Doing math and solving equations is still a pain to do without a pencil and a piece of paper. I wanted to create an application that could speed up doing physics homework. More seriously, I was very excited to make a project all on my own without any prior knowledge; I just dove right in and got obsessed until it was done!
What it does
Phynx acts an enhanced calculator. With quick references to Physics formulas and constants, It makes solving systems of equations a whole lot easier.
How I built it
I downloaded the android studio and started reading lots of tutorials. Files for saving and loading are encoded in JSON. Most Markup is generated programmatically, I did very little actual XML considering the application creates everything based on taps and user inputs.
Challenges I ran into
I had never done any kind of mobile development before nor did I have a background in Java! I'm more of a C++ kind of guy, though it wasn't hard to switch over. The overwhelming challenge was getting used to the Activity and Fragment structure of android applications.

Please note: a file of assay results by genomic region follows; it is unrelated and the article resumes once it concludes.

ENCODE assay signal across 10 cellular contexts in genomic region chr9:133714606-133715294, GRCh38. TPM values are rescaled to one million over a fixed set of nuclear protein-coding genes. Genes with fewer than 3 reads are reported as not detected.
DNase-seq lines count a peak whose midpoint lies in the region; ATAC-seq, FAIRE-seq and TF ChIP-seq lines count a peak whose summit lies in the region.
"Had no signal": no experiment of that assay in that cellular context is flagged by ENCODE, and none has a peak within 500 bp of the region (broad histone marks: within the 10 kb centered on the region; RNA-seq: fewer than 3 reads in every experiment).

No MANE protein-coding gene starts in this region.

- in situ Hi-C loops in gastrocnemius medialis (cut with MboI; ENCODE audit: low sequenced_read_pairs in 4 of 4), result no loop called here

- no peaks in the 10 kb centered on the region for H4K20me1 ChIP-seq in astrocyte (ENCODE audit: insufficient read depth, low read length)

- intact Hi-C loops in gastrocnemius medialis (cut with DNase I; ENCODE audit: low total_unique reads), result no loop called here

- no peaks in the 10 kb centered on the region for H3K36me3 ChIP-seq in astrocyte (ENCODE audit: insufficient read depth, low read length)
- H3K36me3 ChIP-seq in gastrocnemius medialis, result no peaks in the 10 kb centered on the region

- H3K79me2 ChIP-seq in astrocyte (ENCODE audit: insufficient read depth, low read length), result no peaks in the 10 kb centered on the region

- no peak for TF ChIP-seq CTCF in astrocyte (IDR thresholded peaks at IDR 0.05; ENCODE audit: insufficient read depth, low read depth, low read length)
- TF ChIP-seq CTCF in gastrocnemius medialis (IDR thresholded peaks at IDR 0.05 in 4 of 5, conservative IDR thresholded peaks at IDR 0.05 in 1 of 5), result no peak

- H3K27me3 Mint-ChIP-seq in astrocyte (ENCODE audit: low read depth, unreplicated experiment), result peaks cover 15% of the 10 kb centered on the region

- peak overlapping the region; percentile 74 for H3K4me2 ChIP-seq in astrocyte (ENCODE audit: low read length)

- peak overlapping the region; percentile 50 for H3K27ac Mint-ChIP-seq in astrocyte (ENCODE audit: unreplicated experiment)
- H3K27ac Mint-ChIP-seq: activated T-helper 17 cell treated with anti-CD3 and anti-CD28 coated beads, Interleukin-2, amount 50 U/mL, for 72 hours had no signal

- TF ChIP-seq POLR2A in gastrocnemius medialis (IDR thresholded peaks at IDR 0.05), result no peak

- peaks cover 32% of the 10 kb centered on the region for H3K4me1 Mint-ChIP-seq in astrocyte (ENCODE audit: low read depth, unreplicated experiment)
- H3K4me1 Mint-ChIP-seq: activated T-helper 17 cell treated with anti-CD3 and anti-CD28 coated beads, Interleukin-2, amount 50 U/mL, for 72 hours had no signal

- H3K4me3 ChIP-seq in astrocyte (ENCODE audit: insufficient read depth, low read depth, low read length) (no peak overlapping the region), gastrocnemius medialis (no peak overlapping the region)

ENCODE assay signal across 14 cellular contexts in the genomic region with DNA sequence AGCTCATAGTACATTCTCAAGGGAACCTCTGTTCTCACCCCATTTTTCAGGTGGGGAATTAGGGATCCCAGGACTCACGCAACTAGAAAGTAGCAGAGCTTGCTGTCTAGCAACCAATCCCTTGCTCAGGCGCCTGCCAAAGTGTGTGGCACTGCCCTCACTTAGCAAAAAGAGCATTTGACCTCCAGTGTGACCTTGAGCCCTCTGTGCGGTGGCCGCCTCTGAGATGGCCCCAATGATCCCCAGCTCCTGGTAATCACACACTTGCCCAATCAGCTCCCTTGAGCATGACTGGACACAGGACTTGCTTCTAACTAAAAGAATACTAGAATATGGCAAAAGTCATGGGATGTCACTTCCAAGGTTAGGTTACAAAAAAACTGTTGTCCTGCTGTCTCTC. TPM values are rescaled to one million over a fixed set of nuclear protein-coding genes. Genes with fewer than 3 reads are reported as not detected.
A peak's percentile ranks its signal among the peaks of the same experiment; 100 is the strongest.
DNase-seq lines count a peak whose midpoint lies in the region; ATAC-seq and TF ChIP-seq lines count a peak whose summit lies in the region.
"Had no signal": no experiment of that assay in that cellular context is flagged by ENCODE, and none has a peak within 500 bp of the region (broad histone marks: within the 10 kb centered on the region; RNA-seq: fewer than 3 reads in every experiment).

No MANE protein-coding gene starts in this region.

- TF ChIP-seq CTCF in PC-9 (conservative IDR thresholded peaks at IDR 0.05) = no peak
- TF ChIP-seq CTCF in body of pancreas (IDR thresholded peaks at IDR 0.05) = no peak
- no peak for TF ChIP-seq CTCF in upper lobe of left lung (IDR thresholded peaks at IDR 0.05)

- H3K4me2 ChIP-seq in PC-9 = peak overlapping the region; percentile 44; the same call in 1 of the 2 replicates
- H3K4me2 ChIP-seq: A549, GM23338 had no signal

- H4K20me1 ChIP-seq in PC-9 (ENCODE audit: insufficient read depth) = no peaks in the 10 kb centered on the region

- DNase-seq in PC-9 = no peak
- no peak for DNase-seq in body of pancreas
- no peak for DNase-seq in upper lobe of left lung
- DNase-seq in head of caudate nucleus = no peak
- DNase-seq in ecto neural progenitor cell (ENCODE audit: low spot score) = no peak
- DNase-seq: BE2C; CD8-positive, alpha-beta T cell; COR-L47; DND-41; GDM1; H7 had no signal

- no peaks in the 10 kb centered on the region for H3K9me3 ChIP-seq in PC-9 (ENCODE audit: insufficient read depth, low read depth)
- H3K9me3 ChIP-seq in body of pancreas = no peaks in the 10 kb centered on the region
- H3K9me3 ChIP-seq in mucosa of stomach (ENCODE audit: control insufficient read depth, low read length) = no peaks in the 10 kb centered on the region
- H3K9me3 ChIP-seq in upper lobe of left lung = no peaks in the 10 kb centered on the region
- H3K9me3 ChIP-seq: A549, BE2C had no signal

Accomplishments that I'm proud of
I've never built an android app before! I was very proud of myself to complete a fully functional app, one that I believe might be of use to people. Honestly, I put in about 80 hours of work into this application in the past week (on top of a 40 hour work week) - I haven't slept in two nights. While I typically do not condone that lack of sleep I'm proud of my perseverance.
What I learned
I really had to keep pushing to get this one the way I wanted it. I had a finished version about 20 iterations ago and I could have said "good enough." I decided to keep improving and adding new features like the powerful formula builder.
What's next for Phynx
Phynx was designed to be easily expandable. Because of Formula Builder, there is no limit to how much a user can add to the experience. What I would like to do next with Phynx is add more content sets that format seamlessly with the physics constants.